BIWC Writing Challenge 2021


Gary O'Brien

Eleanor clawed her way onto shore. She retched once, twice, then vomited up a violent mix of water, bile and tree root that left her gasping for air. Once she emptied her stomach and regained control of her breathing, she collapsed onto the ground beside the mess and rolled onto her back.

Her head throbbed, a chill gripped her, and her lungs weighed heavy in her chest. I should have brought my inhaler. She looked skywards, spears of moonlight piercing the forest’s canopy. Was the moon always that bright?

One ray reached down through the leaves to touch the surface of the newly formed pool that filled the hollow before her. Eleanor propped herself up on her elbows and studied the water. Was that there before? Then it all flooded back to her. The hound. The feeling of power welling inside her and the bolts of blue energy she had summoned from her hands. The sense of terror as the water rose. Drowning. Someone grabbing her wrist . . . or something.

A jolt of fear made her sit up quickly. She scanned the dark walls of the forest, listening for a few moments. When she was sure she was alone, she let out a small sigh of relief.


Instinctively, she raised her ring finger to her lips and kissed the silver band. Unlike most standard wedding rings, it had no fitted gemstone. It was unique. Intricate Celtic patterns wove around its circumference, unlike any design Eleanor had ever seen before or since. Yet, the ring was not one of a kind; it had a twin, which Bill still wore. Whenever she had asked him where he had gotten them, he always insisted that he had forged them himself. Of course, that couldn’t be true as Bill had never been much of a handyman, let alone a metalsmith.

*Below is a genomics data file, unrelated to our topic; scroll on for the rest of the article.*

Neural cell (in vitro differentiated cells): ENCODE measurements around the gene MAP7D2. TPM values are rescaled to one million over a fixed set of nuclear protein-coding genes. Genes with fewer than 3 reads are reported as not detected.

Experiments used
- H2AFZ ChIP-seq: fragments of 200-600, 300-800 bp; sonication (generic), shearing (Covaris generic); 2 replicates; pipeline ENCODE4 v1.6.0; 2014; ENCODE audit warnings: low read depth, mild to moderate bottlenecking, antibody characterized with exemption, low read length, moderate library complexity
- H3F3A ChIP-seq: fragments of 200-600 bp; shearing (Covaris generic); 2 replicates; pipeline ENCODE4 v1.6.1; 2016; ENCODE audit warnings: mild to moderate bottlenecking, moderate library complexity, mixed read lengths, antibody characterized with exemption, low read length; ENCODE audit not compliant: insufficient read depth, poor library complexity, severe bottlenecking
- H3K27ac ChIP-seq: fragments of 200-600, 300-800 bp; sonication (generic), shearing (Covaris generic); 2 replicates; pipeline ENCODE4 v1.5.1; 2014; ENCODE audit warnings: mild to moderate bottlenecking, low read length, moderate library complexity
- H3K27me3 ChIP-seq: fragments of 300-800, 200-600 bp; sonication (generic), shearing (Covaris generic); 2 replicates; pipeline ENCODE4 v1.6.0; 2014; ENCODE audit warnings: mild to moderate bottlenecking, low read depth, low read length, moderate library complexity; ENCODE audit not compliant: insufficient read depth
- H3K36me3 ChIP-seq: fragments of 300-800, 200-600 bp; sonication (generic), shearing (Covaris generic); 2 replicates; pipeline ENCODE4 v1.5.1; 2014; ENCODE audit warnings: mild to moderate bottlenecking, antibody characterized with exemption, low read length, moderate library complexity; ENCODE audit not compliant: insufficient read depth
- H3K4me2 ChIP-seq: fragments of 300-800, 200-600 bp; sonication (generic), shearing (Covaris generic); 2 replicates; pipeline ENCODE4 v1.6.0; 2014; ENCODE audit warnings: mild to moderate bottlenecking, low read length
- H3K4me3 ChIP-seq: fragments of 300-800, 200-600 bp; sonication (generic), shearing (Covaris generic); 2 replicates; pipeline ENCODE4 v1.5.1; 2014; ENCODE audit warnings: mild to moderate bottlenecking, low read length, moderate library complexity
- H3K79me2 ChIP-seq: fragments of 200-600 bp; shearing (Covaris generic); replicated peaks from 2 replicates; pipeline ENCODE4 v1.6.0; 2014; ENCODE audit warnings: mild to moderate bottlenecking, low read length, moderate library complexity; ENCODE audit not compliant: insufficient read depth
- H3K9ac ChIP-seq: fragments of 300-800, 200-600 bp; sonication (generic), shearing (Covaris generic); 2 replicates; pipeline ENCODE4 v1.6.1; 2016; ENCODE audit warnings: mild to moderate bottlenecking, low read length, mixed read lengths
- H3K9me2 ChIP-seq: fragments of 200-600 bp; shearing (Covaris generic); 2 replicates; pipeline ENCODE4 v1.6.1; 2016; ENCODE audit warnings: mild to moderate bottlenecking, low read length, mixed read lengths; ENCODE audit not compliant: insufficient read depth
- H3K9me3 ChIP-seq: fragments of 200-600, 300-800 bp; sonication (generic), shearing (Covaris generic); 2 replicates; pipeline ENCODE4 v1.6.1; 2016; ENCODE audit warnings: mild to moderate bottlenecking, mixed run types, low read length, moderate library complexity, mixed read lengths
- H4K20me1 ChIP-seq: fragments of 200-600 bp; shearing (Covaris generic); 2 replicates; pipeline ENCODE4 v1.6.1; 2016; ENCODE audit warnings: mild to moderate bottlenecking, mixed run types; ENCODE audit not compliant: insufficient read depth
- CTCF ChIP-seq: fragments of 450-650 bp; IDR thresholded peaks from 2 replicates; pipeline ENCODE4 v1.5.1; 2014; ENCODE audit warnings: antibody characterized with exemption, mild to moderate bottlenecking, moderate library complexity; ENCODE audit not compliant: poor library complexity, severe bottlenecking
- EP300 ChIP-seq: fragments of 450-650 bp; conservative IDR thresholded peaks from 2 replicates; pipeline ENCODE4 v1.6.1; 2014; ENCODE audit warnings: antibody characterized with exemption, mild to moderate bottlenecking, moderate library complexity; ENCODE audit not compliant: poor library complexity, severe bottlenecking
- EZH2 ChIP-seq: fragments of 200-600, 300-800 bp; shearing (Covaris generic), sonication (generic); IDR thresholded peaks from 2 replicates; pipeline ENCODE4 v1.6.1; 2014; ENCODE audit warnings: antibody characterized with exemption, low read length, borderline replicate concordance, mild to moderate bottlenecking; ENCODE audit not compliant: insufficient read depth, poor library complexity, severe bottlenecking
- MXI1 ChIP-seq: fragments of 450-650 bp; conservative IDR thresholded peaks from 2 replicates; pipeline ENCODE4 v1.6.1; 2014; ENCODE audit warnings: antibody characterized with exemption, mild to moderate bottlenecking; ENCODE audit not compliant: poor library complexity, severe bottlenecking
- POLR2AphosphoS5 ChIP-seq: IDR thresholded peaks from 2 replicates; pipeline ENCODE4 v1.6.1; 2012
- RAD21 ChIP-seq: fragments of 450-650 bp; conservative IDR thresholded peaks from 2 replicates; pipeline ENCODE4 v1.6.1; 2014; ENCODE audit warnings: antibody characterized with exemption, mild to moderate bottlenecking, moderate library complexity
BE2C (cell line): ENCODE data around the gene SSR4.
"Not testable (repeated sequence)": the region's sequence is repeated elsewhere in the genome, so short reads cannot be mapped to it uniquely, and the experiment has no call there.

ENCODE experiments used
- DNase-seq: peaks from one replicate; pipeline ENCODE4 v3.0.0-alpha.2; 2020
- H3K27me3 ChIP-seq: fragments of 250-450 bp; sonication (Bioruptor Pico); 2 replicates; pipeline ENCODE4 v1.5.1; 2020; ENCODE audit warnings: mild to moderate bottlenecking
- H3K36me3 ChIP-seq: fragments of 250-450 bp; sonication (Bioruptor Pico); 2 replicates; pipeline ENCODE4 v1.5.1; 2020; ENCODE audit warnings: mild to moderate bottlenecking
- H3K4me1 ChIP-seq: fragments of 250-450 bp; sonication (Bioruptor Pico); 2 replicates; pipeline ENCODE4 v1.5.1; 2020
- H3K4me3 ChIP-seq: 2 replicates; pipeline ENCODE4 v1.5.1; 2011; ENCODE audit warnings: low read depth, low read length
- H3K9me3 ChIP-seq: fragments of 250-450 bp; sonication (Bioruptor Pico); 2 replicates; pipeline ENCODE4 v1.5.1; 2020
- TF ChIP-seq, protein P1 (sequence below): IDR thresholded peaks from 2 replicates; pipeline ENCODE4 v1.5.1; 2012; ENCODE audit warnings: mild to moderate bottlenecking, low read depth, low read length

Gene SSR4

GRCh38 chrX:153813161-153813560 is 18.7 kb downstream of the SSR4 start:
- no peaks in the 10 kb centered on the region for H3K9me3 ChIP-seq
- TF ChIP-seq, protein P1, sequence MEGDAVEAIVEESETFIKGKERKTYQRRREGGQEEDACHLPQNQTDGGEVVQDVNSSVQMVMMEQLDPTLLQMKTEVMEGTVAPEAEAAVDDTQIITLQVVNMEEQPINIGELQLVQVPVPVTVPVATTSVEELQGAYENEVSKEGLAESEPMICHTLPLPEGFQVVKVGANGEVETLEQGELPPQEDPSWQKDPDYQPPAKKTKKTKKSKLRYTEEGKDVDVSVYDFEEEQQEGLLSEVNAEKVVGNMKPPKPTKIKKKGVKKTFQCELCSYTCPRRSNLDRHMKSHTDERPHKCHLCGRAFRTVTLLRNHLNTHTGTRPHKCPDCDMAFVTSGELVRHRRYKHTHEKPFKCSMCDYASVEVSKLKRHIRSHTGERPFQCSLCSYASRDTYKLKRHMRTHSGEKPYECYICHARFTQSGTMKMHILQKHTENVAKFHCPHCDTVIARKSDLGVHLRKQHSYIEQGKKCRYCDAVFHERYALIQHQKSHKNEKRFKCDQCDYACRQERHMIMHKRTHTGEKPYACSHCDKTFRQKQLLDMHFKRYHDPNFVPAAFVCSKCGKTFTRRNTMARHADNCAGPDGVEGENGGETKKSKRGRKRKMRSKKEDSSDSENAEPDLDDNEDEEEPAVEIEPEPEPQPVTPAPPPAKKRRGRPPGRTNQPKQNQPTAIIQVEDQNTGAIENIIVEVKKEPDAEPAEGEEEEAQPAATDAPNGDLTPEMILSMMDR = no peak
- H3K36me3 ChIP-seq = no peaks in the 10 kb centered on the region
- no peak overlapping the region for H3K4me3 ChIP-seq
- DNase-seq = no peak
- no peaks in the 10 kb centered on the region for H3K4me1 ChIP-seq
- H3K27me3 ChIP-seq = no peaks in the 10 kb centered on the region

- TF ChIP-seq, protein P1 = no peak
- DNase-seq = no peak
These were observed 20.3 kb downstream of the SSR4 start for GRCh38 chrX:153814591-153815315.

Before Eleanor could slip further into fond memories, something tugged at her mind. She frowned at her hands — they seemed different somehow. She chewed her lip in thought. Something had changed since she had summoned blue magic. Then it hit her; they were different! Younger. Her skin was smooth, and she could clearly see the hint of veins beneath. She turned her hands over to find the liver spots that once marked the back of both were gone. Again, she could see the veins, these more prominent. She made two fists and was surprised at the strength of her grip.

She ran a hand over her face, felt the wrinkles that creased her forehead, the crow feet that gathered at the corners of her eyes. Guess it’s just my hands. Not that she minded. Unlike some of her friends, and indeed a younger Sam and Lizzie too, she had never been one for vanity. Still, though, she was excited that the magic had done a far better job than even the most expensive hand cream on the market.